Introduction


Java can be used to access many kinds of databases. A database can be something as simple as a text file or a fast key/value pairing on disk (DBM format), as sophisticated as a relational database management system (DBMS), or as exotic as an object database.

Regardless of how your data is actually stored, in many applications you'll want to write a class called an accessor to mediate between the database and the rest of the application. For example, if you are using JDBC, the answers to your query come back packaged in an object called a ResultSet, but it would not make sense to structure the rest of your application around the ResultSet because it's JDBC-specific. In a Personal Information Manager application, for example, the primary classes might be Person, Address, and Meeting. You would probably write a PersonAccessor class to request the names and addresses from the database (probably using JDBC) and generate Person and Address objects from them. The DataAccessor objects would also take updates from the main program and store them into the database.[1]

[1] If this reminds you of Enterprise JavaBeans, you're right. If you're familiar with EJB, you can think of simple entity beans as a specialized kind of data accessor.

Java DataBase Connectivity (JDBC) consists of classes in package java.sql and some JDBC Level 2 extensions in package javax.sql. (SQL is the Structured Query Language, used by relational database software to provide a standard command language for creating, modifying, updating, and querying relational databases.)

Why was JDBC invented? Java is highly portable, but many databases previously lacked a portable interface and were tied to one particular language or platform. JDBC is designed to fill that gap.

JDBC is patterned very loosely on Microsoft's Open DataBase Connectivity ( ODBC). Sun's Java group borrowed several general ideas from Microsoft, who in turn borrowed some of it from prior art in relational databases. While ODBC is C- and pointer-based (void * at that), JDBC is based on Java and is therefore portable as well as being network-aware and having better type checking.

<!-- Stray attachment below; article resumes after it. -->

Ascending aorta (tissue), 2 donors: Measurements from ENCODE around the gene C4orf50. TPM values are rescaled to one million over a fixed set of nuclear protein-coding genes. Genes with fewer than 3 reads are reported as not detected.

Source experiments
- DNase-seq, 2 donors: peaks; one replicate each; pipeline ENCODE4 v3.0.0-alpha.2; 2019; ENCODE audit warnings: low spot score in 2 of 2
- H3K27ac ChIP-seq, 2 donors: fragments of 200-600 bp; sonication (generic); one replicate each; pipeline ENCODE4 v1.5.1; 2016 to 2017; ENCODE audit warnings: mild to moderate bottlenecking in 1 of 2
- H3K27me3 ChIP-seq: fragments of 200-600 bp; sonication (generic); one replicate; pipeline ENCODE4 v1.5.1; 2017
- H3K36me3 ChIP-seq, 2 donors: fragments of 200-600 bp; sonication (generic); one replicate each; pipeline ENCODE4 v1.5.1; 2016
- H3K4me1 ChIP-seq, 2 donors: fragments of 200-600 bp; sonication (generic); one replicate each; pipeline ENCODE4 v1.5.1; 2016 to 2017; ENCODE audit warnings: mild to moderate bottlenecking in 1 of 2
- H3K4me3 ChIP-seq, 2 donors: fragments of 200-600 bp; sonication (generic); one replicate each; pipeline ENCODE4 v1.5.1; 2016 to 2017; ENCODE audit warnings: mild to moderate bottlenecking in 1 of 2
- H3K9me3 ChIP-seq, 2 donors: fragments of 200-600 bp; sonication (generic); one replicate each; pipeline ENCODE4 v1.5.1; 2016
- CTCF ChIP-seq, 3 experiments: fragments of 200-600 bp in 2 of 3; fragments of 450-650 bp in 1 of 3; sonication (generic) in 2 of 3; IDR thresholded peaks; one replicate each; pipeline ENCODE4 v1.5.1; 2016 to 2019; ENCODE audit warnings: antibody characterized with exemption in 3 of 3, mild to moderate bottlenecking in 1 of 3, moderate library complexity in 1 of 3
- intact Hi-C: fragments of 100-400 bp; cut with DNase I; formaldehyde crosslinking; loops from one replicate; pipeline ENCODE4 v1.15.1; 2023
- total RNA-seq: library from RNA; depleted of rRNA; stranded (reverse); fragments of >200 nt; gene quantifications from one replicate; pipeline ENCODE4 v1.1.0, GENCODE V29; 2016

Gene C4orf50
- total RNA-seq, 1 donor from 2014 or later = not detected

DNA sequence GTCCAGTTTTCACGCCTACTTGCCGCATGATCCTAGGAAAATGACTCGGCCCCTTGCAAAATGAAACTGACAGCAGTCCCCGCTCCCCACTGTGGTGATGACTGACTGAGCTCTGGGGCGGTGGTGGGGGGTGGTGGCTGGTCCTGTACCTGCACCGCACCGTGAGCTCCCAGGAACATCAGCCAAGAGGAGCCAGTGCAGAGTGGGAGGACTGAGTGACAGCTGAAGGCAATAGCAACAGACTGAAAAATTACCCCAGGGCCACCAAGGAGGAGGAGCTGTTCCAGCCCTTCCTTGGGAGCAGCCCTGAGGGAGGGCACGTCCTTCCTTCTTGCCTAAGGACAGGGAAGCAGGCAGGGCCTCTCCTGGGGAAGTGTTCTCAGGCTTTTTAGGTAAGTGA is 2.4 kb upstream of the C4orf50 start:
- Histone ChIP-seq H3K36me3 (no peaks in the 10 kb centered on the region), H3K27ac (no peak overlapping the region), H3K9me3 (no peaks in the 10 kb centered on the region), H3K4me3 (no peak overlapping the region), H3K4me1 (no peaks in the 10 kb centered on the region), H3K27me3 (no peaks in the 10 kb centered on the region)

JDBC comes in two parts: the portable JDBC API provided with Java and the database-specific driver usually provided by the DBMS vendor or a third party. These drivers have to conform to a particular interface (called Driver, unsurprisingly) and map from the generic calls into something the existing database code can understand.

JDBC deals with relational databases only: no flat files (although several drivers have been written that map from flat files to the JDBC API) and no DBM files (though you could write a driver that used one DBM file for each table in a database). Through this clever division of labor, JDBC can provide access to any relational database, be it local or remote ( remote databases are accessed using client sockets, as discussed in Chapter 17). In addition to the drivers from database vendors, there is also a JDBC-ODBC bridge in the standard JDK and JRE; this allows you to use JDBC with an existing Windows database. Its performance is weaker because it adds an extra layer, but it does work.

One fairly common form of database that I do not cover is the so-called Xbase format, which is implemented by several commercial databases (dBase, FoxBase, etc.) common in the MS-DOS and Windows world. If you wanted to decode such a database in Java, you'd probably start with the Xbase file format, documented at http://www.e-bachmann.dk/docs/xbase.htm. Alternately, you might find a useful driver in the Microsoft ODBC-32 software and use the JDBC-to-ODBC bridge to convert your data to a newer format such as a relational database.

Java Data Objects, or JDO, is an "accessor" layer that is much easier to use than invoking JDBC directly. One way to think of JDO is that it's a way of writing accessors automatically, leaving you more time to concentrate on your application logic.

This chapter overviews several database techniques, emphasizing JDBC, so that you know what this technology looks and feels like.



Java Cookbook
Java Cookbook, Second Edition
ISBN: 0596007019
EAN: 2147483647
Year: 2003
Pages: 409
Authors: Ian F Darwin

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